What the chart above shows is that from the start of the Baby Boomers turning 25 to the last of that generation doing so, CPI-reported inflation had increased a bit more than wages over those 18 years, house prices and college tuition by even more, and health expenses per capita were already increasing at a decent clip.  Fortunately for Baby Boomers more so than those who followed, college costs were still low enough to result in either no loans, or very manageable ones, and wages were still high enough to afford the every day necessities, paying for healthcare, and saving for a home.  However, as the years passed, tuition got high enough for many Gen Xers to graduate with debt, healthcare started being taken out of paychecks in larger amounts, and home prices continued their increase of nearly double the rate of general inflation.

It was such that by the time the youngest Gen Xer turned 25, college costs had increased 846% more than average wages since the first Boomers turned 25, per capita health expenses by 1,485%, and home prices by 339%.  Two-income households became more and more needed to pay back the loans, pay the rent, pay the healthcare, save for houses, pay for daycare (now that there wasn’t a parent at home), and hopefully still be able to save for retirement.  Many Gen Xers were able to do all of that, but long gone were the days of a Homer Simpson, single income household and his nuclear power plant pension being enough to achieve the same financial goals for most Americans.

Which brings us to Millennials, the youngest of which are just trying to establish themselves today.  Their tuition costs increased an estimated 1,945% more than wages since the first Baby Boomers turned 25.  CPI-reported Inflation has increased roughly in line with average wages, though per the earlier discussion on CPI average wages have probably increased less than actual inflation.  However home prices and healthcare spending have increased 425% and 2,700%, respectively, more than average wages since 1971.  Although the continued income inequality gap, college tuition, healthcare, and home price increases probably cannot continue at these rates forever, there is no way to estimate when any of them may start to slow down relative to lower income growth.  As such, the young people of today face a steeper climb to reach many of their financial goals than their parents and grandparents, on average. Though each successive generation has had to face seemingly steeper and steeper financial hills, many of the aforementioned issues are felt by all, like smaller wage growth and higher health expense growth, but there are other forces turning from tailwinds to headwinds that will affect everyone.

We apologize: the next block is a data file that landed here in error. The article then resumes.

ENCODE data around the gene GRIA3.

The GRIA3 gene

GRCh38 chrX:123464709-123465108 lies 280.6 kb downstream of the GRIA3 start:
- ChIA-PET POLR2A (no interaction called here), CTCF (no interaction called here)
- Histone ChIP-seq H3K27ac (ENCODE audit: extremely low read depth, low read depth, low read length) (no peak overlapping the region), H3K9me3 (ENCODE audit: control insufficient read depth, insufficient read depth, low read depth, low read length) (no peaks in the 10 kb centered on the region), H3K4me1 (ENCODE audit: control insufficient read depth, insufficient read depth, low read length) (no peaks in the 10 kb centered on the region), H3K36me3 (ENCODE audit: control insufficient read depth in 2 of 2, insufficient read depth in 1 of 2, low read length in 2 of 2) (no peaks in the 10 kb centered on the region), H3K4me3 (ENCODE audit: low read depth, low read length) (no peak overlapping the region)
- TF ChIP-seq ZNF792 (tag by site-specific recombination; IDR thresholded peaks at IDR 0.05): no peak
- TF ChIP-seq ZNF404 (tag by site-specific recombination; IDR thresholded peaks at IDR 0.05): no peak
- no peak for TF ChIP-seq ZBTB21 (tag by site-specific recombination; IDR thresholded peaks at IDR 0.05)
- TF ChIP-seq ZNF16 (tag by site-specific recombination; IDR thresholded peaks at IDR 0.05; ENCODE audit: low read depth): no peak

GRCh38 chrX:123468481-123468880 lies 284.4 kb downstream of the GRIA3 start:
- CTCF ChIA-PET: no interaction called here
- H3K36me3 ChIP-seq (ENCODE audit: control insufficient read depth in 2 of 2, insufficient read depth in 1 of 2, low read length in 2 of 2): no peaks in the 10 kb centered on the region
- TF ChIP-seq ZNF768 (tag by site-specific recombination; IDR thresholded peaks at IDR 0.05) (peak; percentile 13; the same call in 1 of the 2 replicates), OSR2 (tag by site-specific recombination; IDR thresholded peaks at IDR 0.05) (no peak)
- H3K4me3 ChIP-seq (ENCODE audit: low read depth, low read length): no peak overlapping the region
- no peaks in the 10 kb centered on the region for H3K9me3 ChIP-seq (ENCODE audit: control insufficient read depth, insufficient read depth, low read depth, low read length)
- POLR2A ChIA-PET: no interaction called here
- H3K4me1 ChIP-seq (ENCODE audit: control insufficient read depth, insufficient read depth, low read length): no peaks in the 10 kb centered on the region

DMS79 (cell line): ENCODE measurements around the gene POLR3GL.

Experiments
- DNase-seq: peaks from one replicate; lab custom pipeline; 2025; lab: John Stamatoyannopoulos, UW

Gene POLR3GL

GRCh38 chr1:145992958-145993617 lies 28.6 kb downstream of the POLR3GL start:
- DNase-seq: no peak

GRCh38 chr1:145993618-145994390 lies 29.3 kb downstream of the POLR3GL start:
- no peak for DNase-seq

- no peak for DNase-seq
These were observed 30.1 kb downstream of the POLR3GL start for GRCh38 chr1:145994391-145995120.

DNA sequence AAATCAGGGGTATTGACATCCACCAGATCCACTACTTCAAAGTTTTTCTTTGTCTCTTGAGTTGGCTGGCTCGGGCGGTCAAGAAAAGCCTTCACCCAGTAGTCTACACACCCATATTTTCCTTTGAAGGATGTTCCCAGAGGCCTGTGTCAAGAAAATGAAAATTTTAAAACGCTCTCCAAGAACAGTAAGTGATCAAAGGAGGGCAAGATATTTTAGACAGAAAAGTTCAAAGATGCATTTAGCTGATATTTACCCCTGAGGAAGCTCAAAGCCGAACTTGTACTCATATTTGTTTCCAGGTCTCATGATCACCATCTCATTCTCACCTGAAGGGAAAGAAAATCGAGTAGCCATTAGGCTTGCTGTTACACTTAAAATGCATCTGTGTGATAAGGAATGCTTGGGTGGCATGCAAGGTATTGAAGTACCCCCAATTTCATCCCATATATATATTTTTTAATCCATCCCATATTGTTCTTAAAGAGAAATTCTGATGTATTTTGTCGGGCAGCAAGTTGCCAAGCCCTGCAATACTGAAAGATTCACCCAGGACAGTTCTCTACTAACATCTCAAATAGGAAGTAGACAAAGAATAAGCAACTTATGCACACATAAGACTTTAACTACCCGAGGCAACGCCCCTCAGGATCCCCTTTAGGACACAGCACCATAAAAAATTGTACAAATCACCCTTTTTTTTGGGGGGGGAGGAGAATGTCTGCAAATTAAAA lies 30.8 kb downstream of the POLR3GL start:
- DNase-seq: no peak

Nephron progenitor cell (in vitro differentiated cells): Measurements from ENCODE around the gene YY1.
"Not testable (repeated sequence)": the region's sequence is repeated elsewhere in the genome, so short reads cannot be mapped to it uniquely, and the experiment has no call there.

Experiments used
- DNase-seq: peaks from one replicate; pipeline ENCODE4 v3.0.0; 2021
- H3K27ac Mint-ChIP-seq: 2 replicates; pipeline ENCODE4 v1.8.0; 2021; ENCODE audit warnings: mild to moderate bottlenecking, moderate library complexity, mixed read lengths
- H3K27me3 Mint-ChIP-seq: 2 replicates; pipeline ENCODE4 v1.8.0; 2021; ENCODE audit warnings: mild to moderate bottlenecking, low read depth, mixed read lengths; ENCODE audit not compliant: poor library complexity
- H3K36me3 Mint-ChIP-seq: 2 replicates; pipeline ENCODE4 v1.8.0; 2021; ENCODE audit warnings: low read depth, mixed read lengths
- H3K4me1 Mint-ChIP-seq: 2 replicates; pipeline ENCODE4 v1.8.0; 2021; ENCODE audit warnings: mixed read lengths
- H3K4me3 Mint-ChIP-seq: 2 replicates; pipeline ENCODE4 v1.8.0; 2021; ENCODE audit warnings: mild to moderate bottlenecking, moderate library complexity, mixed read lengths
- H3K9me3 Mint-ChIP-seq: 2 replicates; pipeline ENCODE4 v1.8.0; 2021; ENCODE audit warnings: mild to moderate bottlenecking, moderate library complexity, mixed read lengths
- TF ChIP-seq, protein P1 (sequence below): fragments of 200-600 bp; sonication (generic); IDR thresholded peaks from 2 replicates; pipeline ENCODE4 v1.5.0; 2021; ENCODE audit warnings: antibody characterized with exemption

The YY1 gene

On January 1st, 1980, the Revenue Act of 1978 went into effect, which included an obscure provision called Section 401(k).  In 1981, the IRS issued rules that allowed employees to contribute to their 401(k) plans through salary reductions, and the investment world became much more accessible to the average American worker.  In 1970, around 45% of non-public sector employees were covered by company pension plans, but since the rollout of 401(k) plans, a much cheaper way for companies to offer retirement benefits, this has dropped to less than 15% of non-public sector employees still being covered by a company pension plan.  That has shifted the risk of investing for retirement from professionals employed by private companies to the every day American worker, very few of which have a level of investment understanding that one would consider proficient.

But for a while, that hardly mattered.  Two of the three best decades for the S&P 500 happened within the past 40 years since 401(k)s were first rolled out:

So right out of the gate, Baby Boomers investing in their 401(k) plans were seeing some of the best investment returns since the Great Depression.  The relatively low total returns on the S&P 500 in the 1960’s and 1970’s set the stage for very favorable valuations poised for growth.  That’s not to say it was always smooth sailing, as the oldest Boomers were ten years away from retirement at age 65 when the Tech Bubble burst, and they were only three to four years away from that typical age 65 retirement when the Financial Bubble burst.  However, both stock market crashes, though severe, rebounded far faster than the average Bear Market, and at some point one of the next Bear Markets will take far longer to bounce back.  (See the Cadence Clips July 2017 Article “Could Multiple Decades of Zero Growth Happen to You?”)